UsingScreenshots

Revision 1 as of 2007-08-03 15:16:16

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Using screenshots in help pages

People writing help pages for Ubuntu often want to include screenshots. Screenshots can be very useful for printed manuals, but usually they're not so good for help pages. As Usable Help’s [http://g2meyer.com/usablehelp/singles/263.html Gordon Meyer puts it]: “The overuse of screenshots is the most obvious sign of an amateur’s attempt at technical writing.”

Why are they usually unhelpful?

  • Often screenshots aren’t informative. Remember, the objective is to help people achieve their goals, not to advertise programs and windows. A sentence or two of text can usually be more helpful, in less space.

  • People often think a screenshot is the real GUI. You can [http://betterdesktop.org/wiki/video/changedesktopbackground/Subject10.ogg watch a video] [6 minutes, 48 MB Theora] of someone having this problem in Novell Linux Desktop. That isn’t a one-off case: [http://urlx.org/72.14.253.104/6f157 Apple also saw it happen] in their usability studies.

  • Usually screenshots are too big for the help window. It’s easiest to follow instructions in a help page if the instructions, and the program you're doing stuff in, are visible on the screen at the same time. This means the help window will usually be too small to show a screenshot of an entire window, without icky scrolling.

  • Screenshots are harder to localize. Whenever a GUI includes text that changes with the locale, any screenshot in the help should match it. This is very difficult to do for Ubuntu, especially since [http://launchpad.net/bugs/102732 Launchpad doesn’t support localization of graphics yet].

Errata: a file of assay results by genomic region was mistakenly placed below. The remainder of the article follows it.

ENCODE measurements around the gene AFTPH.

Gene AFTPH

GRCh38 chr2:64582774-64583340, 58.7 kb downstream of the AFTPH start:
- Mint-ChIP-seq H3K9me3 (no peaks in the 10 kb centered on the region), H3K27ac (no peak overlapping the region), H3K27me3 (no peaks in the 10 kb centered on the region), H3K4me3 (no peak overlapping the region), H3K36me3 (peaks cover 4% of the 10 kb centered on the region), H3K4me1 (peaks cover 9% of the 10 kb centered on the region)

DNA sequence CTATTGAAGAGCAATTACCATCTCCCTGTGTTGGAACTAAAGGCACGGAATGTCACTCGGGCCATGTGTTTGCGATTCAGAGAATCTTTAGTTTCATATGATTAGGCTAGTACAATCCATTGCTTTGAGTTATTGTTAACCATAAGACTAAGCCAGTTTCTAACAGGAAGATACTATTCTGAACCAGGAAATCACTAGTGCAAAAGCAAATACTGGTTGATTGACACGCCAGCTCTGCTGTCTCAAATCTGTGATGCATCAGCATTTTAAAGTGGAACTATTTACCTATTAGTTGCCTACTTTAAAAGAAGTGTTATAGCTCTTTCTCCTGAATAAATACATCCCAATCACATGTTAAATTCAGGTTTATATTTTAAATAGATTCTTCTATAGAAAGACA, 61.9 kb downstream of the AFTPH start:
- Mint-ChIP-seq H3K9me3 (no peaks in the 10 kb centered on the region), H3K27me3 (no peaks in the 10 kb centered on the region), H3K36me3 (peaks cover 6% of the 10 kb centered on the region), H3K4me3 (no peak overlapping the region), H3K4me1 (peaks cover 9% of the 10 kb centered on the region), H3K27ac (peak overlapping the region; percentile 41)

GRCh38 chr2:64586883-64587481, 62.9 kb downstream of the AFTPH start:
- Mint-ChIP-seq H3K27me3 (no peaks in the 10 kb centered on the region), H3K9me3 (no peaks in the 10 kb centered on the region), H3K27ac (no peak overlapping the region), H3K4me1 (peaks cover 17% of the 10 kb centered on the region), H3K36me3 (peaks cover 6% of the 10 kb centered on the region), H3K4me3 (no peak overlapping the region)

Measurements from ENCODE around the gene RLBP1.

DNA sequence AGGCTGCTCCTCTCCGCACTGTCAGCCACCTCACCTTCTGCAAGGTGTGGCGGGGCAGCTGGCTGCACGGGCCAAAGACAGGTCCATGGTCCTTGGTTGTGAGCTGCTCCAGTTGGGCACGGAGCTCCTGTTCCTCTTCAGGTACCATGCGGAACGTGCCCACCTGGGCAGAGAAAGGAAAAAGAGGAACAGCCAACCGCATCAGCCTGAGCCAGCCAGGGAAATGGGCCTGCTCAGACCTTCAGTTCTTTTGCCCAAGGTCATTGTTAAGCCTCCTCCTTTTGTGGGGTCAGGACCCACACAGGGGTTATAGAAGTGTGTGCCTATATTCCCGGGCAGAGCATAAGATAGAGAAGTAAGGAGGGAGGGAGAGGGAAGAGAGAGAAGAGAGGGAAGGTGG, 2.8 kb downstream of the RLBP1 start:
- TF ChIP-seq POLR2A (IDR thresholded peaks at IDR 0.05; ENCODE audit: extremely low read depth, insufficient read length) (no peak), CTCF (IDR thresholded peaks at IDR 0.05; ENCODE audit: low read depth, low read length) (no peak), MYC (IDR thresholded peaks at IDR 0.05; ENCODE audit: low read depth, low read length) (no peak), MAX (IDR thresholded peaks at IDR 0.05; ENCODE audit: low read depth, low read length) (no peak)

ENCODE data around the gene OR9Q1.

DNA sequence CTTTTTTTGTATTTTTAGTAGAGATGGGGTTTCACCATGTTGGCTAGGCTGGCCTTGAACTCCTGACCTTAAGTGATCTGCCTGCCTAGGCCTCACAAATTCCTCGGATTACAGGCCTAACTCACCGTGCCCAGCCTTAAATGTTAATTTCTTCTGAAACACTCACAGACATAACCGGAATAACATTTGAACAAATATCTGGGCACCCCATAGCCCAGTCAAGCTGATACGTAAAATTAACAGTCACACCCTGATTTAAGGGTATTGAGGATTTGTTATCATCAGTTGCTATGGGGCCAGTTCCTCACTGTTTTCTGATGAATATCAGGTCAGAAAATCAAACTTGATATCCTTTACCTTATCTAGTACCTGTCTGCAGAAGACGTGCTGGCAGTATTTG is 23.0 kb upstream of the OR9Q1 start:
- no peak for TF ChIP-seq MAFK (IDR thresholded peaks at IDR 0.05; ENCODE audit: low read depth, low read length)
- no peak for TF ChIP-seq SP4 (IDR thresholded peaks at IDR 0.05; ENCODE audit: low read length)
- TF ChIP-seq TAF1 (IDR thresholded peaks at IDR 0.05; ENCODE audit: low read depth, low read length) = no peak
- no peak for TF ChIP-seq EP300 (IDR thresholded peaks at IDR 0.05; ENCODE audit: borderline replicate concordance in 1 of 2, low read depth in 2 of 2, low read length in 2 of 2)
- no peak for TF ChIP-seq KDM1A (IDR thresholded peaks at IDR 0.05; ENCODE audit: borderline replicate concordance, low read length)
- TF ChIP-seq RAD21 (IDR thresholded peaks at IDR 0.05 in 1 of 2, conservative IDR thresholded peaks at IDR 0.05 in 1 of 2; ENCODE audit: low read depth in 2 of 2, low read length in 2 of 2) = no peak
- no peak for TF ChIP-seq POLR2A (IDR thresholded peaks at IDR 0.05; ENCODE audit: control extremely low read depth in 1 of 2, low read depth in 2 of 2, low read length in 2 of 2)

Let’s ban them, then!

Well, no. Screenshots can occasionally be useful, if you’re careful. Thinking about the problems above reveals some guidelines for using screenshots well.

  • Use them only when they’re really better than text. This usually applies to graphic elements that don’t have labels. For example, if someone searches the help for “Why has an orange square appeared at the top of the screen”, it would make sense for them to find a picture of that updates-available icon in the relevant help page, reassuring them that you’re talking about the same thing they are.

  • Don’t make them look like the real GUI. If you’re showing something less than an entire window, you can do this by fading out the edges of the screenshot (but don’t fade out the actual thing you’re showing). And if you’re showing a large area or an entire window, shrink it by 25% or so, so that it’s obviously an illustration.

  • Keep them small. Smaller images are more likely to be relevant, less likely to be confused with the real GUI, easier to see in a small help window, and easier to fit onto the Ubuntu CD.

  • Avoid screenshots that show text. Concentrate on using them to explain graphic elements that don’t have labels.

See also